Cable Connections

Your studio utilizes other equipment that makes the recording, mixing, or mastering the audio ideal and progressive without a hassle. Before making the purchase, considering connections is essential. Ensure that the monitor comes with compatible connections that are compatible with the rest of the components in your studio. The most common connections monitors come with include the RCA, XLR, TRS and some S/PDIF jacks. Of these inputs, some are balanced while others aren’t. There are also some with both balanced and unbalanced inputs. Depending on your preference and the type of equipment you want to connect with the monitor, cable connections should also be given a priority.


As already mentioned, active studio monitors are popular, which means that they have inbuilt amplifiers. Others have a single amplifier while some have multiple. Passive monitors require external amplifiers. The bi-amplified benefits are enjoyed by those who have active monitors, but what is this all about? It means that the sound signal input can be categorized into two aspects by utilizing the active crossover for low and high-frequency components.

The bi-amplification monitors usually have different controls for the low and high-frequency amplifiers. They are adjusted separately with low frequency relayed to the woofer while the high frequency goes to the tweeter. The two are implemented to ensure that the sound production levels achieve great sounds. Signals are simply processed before the power amplification happens.


There is always a misconception that people have; some think that any expensive product guarantees quality and the best features. This is not entirely true. There are cheaper models of studio monitors that have everything a high-end one has or not. Some are very cheap, but it doesn’t mean you should settle for them. The point is, you don’t want to break your bank to get the best studio monitor. Compare the features, your needs, and all the benefits the monitor has to offer with your budget limitation.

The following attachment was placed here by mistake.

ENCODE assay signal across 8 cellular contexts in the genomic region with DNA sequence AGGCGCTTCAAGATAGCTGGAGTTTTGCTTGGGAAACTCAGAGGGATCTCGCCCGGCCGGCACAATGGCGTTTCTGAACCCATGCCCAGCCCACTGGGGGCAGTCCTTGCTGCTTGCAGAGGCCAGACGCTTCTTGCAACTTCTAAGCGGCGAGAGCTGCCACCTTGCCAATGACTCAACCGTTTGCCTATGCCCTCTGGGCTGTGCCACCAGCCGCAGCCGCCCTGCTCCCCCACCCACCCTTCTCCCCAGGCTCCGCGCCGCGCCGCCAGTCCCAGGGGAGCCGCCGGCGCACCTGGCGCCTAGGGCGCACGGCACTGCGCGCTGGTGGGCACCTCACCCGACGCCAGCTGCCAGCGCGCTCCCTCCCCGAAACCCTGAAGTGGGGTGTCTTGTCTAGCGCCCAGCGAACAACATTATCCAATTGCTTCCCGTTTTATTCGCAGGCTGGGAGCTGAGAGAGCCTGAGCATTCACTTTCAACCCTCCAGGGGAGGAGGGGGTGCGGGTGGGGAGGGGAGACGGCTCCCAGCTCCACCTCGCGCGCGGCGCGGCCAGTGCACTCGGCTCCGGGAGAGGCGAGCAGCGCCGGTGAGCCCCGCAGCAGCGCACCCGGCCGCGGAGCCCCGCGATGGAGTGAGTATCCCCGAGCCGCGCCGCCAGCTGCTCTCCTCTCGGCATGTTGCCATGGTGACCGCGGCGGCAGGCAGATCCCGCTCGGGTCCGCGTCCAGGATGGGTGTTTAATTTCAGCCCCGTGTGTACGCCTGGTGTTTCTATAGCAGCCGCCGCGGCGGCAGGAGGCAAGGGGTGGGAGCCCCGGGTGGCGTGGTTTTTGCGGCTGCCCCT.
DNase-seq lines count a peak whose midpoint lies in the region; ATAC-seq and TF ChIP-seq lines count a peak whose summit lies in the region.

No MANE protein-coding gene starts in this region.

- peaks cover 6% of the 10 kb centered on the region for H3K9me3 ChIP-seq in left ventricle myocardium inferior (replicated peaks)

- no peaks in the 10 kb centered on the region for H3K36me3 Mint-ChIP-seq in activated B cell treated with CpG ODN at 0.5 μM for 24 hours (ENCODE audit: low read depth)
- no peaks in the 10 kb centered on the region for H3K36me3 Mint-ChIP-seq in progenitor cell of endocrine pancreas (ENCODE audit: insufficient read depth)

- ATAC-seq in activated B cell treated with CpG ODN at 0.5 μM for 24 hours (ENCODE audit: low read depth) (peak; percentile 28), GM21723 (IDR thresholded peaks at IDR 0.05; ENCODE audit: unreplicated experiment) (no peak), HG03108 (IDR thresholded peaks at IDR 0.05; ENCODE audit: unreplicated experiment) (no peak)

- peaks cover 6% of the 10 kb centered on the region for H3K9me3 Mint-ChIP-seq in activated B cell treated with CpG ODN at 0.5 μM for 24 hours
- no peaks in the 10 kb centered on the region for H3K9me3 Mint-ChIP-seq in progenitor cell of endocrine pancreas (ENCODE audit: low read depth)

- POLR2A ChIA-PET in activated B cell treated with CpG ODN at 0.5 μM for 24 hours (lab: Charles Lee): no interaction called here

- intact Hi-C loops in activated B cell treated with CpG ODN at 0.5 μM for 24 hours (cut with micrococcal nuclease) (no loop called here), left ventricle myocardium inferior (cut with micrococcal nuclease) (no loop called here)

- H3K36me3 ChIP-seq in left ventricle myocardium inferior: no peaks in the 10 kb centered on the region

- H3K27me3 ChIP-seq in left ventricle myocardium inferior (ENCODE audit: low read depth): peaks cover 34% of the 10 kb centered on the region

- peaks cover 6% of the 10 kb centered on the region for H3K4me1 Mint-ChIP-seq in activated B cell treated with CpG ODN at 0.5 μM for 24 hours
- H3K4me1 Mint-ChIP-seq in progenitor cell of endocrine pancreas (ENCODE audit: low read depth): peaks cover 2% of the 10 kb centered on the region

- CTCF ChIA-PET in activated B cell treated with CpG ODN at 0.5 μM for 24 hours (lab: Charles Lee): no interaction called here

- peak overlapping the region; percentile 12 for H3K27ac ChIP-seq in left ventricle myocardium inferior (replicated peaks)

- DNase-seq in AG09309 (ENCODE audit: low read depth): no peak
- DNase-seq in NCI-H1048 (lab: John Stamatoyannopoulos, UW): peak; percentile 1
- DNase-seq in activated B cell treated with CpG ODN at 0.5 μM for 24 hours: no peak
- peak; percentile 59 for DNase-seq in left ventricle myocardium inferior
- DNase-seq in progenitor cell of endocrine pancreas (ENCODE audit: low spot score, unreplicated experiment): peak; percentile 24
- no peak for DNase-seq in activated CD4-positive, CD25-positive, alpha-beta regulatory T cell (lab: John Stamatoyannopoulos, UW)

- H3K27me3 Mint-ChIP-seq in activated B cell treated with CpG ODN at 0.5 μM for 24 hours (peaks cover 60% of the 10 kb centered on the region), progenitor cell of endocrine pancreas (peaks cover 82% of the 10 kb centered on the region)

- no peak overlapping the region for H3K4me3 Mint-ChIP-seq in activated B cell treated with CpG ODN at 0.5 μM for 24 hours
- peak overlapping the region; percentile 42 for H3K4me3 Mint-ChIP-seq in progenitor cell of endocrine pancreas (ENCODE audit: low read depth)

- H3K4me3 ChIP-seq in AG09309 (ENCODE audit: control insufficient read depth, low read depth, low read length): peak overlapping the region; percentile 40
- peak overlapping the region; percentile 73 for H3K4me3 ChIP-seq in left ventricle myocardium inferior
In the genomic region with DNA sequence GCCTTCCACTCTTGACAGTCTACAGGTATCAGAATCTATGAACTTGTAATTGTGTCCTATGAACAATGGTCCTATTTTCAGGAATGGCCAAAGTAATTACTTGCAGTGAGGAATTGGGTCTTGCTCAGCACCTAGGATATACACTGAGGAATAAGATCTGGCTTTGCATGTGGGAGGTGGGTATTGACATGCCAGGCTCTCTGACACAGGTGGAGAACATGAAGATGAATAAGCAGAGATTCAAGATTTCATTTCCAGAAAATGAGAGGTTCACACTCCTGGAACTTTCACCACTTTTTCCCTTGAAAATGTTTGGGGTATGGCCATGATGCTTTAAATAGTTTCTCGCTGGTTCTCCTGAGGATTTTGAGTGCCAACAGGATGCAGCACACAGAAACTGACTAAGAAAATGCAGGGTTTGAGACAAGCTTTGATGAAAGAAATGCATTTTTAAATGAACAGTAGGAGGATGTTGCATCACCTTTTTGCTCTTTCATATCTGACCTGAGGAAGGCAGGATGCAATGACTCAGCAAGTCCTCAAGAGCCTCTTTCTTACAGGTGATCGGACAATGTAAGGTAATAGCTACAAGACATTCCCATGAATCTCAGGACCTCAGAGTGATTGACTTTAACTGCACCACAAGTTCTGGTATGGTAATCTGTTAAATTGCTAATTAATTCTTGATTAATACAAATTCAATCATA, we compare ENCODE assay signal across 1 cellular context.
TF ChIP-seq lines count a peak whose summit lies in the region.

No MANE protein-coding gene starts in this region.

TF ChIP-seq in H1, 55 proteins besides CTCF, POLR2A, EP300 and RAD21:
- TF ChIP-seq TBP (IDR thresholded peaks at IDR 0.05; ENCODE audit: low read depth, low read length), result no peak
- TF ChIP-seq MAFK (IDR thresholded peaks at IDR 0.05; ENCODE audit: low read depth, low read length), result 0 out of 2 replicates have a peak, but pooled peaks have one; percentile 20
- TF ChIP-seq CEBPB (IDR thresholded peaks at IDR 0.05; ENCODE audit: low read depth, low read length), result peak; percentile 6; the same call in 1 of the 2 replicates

How to choose the right monitors

The genre of music they’re being used for

The type or genre of music that you are looking to produce or record in your studio also determines the type of monitor that you should get. Mixing different types of music call for various kinds of setup. For instance, if you are looking to record yourself while singing or playing the guitar, a near field monitor may just be what you need. On the other hand, if you do hip-hop or any club-inspired music types, you might need a monitor with a subwoofer for bass assistance. Rock bands or music types require quality amplifiers, proper controls of the frequency, and definitely high wattage for volume.


There are so many things to look at while considering the size of the monitor that is the ideal type for your studio. While paying attention to this factor, you need to ask yourself some questions. Will it fit your area or studio room? Do you need a 6” or 8” woofer? Although you might need a pair of near-field monitors, it will be solely because you are looking to use them close to your sweet spot. These near-fields are usually measured by the largest speaker that the monitor comes with. Most of the time, you will encounter several sizes including 5-inch, 6-inch, 8-inch among others sizes. What you need to determine is the right size for your studio.

Someone might suggest that you get the biggest studio monitor you can get for the purposes of the best bass response. This is misleading. Make a choice of a monitor that fits the size of your control room. If your studio is small, more like bedroomed-sized, then you likely don’t need anything bigger than a 6” monitor. If your studio is large or that you have a medium-sized controlled room, an 8” monitor is worth it to achieve the best sounds.